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Archive for Monday, November 14, 2011

New energy

Plans to study the potential for renewable energy production at the former Farmland Industries site is a positive step for future development.

November 14, 2011

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Good things are happening at the Farmland Industries site.

The property along Kansas Highway 10 on Lawrence’s eastern border is an eyesore. Fertilizer was manufactured on the site for nearly 50 years until Farmland closed its plant in 2001, leaving behind contaminated land and groundwater. The property currently is getting an environmental cleanup, paid for with funds from an $8.6 million trust.

Last week, it was announced that federal agencies will spend $35,000 to study whether the former Farmland Industries site could one day support the production of renewable energy.

The Environmental Protection Agency announced it would pay the U.S. Department of Energy’s National Energy Laboratory to evaluate the potential for putting some kind of renewable energy production on the empty Farmland site. The study will determine what alternative would work best with potential industry and business, such as geothermal, solar, wind or bioenergy, said Matt Bond, the city’s project manager for the Farmland cleanup.

The EPA also wants to explore producing alternative energy from plant-based materials, such as a biopower facility or a biorefinery.

Eileen Horn, the sustainability coordinator for the city and Douglas County who applied for the federal program, said now is the time to start “day-dreaming” about what makes sense for renewable energy at the Farmland site.

Such a development certainly would fit with goals set by the Lawrence City Commission in August when it hired a consultant to formulate a master plan for the 450-acre site, 300 acres of which is cleaned up and ready for development. Commissioners said they hoped that would include plans for a “green-energy business park.” An alternative energy source for firms locating in the park could be an attractive marketing point for potential businesses.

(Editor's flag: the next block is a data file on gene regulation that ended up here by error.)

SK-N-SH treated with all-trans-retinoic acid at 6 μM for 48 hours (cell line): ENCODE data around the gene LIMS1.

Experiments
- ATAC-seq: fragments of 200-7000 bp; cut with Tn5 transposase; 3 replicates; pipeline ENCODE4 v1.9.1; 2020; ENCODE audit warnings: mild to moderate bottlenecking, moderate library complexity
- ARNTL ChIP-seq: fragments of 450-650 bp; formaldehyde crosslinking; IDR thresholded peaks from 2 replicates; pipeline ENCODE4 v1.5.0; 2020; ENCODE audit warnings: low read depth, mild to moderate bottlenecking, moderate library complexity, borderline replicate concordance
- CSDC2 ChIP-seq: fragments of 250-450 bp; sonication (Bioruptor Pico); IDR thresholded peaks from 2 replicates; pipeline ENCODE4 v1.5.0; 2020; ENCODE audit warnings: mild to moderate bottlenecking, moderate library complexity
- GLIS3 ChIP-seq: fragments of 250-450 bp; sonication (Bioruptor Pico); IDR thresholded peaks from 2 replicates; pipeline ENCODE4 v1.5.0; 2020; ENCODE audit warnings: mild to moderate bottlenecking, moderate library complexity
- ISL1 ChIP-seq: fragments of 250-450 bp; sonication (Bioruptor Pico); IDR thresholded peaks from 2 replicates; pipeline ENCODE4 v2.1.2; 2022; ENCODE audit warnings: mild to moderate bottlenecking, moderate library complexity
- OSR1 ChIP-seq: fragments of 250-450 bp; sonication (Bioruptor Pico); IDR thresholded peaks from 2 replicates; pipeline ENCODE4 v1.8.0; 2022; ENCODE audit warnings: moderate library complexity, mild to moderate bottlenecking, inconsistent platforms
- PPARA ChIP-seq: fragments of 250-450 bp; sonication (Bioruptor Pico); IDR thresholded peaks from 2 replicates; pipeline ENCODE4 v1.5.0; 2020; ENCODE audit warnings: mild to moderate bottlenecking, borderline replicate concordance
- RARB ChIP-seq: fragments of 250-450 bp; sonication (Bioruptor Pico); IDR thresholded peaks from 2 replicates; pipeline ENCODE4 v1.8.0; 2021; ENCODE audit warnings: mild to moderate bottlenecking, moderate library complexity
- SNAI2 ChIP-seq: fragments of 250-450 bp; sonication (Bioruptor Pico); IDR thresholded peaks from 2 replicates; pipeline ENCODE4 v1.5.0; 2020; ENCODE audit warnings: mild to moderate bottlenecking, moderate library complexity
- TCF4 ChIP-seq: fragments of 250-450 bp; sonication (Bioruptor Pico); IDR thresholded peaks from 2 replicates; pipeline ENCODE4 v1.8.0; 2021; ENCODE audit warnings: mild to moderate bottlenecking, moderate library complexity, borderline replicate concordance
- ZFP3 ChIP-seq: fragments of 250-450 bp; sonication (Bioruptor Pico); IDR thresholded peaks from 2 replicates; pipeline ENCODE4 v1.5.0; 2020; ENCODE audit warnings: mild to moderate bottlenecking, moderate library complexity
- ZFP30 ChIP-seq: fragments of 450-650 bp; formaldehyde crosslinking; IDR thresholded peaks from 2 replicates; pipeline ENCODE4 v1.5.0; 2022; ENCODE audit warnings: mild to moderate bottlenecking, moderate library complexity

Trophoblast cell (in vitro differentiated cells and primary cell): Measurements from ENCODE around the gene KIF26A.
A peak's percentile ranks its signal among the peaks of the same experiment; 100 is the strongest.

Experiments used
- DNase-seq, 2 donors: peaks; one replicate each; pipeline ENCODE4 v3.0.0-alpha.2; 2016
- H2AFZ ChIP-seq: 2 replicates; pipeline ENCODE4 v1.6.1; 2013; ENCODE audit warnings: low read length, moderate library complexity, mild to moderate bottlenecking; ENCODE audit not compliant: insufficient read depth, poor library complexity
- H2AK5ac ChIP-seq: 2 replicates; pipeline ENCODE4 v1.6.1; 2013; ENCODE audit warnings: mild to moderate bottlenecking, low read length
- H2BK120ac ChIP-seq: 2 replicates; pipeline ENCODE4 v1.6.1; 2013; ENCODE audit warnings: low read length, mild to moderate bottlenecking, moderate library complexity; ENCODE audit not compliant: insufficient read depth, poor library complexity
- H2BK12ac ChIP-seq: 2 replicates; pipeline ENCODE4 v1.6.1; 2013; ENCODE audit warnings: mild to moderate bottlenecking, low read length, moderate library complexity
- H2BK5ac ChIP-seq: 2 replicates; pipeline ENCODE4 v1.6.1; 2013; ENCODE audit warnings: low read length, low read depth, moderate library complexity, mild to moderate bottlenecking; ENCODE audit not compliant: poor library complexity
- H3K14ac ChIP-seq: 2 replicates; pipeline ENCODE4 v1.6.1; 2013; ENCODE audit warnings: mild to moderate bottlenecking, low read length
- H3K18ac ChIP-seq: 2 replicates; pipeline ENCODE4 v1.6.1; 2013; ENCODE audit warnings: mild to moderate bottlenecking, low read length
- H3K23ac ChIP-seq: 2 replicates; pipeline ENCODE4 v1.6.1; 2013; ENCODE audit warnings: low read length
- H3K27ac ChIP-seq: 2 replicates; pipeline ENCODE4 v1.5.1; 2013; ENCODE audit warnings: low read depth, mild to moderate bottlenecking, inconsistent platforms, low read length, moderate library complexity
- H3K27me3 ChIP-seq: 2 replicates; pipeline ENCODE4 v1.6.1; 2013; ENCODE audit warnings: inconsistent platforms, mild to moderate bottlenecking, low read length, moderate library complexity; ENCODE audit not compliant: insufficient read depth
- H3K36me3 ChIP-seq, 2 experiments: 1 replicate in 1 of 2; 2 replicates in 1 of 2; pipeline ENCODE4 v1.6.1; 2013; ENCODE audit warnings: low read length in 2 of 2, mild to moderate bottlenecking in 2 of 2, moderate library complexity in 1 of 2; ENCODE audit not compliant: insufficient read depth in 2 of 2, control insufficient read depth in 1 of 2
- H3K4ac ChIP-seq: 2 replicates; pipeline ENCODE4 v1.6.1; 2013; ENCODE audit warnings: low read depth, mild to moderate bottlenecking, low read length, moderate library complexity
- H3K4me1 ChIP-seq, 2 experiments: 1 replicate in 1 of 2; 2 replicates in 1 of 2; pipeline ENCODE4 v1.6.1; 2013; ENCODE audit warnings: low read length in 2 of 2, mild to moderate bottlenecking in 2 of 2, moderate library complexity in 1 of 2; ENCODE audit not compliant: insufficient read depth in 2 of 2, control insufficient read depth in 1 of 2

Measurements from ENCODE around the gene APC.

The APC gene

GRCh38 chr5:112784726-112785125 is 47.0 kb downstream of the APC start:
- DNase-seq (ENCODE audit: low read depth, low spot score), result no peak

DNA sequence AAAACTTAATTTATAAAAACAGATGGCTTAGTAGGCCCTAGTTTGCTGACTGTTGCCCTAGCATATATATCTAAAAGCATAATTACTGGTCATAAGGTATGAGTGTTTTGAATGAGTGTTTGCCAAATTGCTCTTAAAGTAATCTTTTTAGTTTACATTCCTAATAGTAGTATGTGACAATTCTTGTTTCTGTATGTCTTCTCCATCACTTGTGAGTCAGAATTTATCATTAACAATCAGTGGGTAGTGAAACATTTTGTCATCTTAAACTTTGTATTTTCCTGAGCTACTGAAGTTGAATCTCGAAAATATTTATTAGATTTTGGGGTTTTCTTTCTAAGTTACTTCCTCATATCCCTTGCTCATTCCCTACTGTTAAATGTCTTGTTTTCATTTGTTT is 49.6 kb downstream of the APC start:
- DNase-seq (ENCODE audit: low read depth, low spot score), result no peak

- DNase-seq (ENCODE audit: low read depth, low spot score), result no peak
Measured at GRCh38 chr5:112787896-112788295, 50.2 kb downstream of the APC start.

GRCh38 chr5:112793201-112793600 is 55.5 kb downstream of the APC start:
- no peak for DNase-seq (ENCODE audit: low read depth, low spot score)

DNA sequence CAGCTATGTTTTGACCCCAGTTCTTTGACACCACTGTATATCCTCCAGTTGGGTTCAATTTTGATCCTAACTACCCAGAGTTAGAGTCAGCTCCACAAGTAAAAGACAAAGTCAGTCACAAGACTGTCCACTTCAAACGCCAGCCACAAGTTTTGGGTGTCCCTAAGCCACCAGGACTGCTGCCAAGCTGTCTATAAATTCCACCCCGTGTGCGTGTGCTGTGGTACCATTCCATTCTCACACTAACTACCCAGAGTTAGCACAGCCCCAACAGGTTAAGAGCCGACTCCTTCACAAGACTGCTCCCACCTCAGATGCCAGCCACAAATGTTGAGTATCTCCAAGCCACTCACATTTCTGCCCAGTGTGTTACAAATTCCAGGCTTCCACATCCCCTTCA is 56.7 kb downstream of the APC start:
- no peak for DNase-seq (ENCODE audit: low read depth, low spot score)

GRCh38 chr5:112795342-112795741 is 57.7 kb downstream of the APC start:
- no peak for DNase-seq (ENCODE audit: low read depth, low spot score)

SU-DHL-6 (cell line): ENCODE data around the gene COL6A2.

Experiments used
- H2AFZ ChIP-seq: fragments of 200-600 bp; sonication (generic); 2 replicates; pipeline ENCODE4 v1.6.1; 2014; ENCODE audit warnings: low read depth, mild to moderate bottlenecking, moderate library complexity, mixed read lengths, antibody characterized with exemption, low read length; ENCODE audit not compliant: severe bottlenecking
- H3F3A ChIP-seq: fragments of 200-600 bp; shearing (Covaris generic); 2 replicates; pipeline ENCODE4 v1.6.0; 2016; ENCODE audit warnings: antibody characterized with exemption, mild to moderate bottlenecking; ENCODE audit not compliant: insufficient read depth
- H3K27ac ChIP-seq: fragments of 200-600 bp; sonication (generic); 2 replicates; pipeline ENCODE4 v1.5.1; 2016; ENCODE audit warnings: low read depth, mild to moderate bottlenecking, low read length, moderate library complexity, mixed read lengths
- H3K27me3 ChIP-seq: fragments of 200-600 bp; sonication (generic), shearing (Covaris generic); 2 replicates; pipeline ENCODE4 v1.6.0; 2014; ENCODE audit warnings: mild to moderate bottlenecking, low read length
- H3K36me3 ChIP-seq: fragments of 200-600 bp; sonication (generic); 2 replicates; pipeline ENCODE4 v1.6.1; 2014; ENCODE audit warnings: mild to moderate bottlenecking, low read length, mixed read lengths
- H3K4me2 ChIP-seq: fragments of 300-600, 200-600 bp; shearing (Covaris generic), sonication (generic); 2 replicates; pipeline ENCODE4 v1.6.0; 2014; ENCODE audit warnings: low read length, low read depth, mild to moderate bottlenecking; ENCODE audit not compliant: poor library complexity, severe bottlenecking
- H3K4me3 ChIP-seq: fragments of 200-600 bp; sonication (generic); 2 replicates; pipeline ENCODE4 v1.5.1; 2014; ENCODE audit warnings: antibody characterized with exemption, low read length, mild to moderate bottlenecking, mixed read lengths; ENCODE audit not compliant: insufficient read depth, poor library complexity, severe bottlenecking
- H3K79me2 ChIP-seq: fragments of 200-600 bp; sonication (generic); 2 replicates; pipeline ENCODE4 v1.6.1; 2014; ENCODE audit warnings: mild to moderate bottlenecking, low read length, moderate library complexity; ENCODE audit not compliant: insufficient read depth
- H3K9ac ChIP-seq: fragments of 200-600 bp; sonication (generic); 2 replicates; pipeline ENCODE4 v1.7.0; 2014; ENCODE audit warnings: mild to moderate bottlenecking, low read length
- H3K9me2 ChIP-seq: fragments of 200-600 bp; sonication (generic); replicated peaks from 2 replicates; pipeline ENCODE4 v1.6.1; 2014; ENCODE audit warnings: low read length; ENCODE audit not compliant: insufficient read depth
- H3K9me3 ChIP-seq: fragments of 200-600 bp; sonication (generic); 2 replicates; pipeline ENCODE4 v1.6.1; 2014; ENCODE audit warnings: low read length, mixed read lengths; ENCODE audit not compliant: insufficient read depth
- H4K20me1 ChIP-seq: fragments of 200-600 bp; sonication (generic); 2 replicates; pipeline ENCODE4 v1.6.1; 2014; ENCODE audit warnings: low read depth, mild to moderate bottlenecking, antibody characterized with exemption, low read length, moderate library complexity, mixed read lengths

It’s been a decade since Farmland Industries closed. Turning the property around has been a slow process, but it’s good to see some positive activity at the site.

Comments

Cant_have_it_both_ways 2 years, 5 months ago

Who would want to locate on or near the property with out easy access to I-70. What BS...study green things when greenies are the ones keeping the site from being used for any kind of industry.

Might as well throw that 35K off the top of the Oread, would get about the same mileage from it.

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Flap Doodle 2 years, 5 months ago

Maybe some big-time donor to the current regime can score a few hundred million dollars of Uncle Sugar's money to whizz away on a green project located at Farmland.

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headdoctor 2 years, 5 months ago

It would be nice to see the land used for a good purpose. Unfortunately, when I hear the word green, bio-power, or bio-refinery my brain shuts down. Nothing personal. Just a natural protective reflex. The same thing happens when I hear the word organic mentioned on a label or in an advertisement. I have an extreme allergy to BS. Most of these grand newer technologies are not that green, do not save jack on natural resources and are generally 3 times the price it should cost.

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Les Blevins 2 years, 5 months ago

This article states; "The EPA wants to explore producing alternative energy from plant-based materials, such as a biopower facility or a biorefinery" and it would seem the EPA or DOA might be a good source of project funding and it would seem to me producing biorefinery technology on the premises could be a way to use the locality as an industrial manufacturing location again. Problem is it probably makes far too much common sense for the local leaders to get their minds around and where would the next cutting edge, high tech biorefinery technology come from that could be replicated? If Lawrence leaders could find such it might become the biggest new industrial product breakthrough for Kansas since the aircraft industry began, and Lawrence could perhaps become a central location in the expanding alternative and renewable energy product field as well as for greeting cards and pet food.

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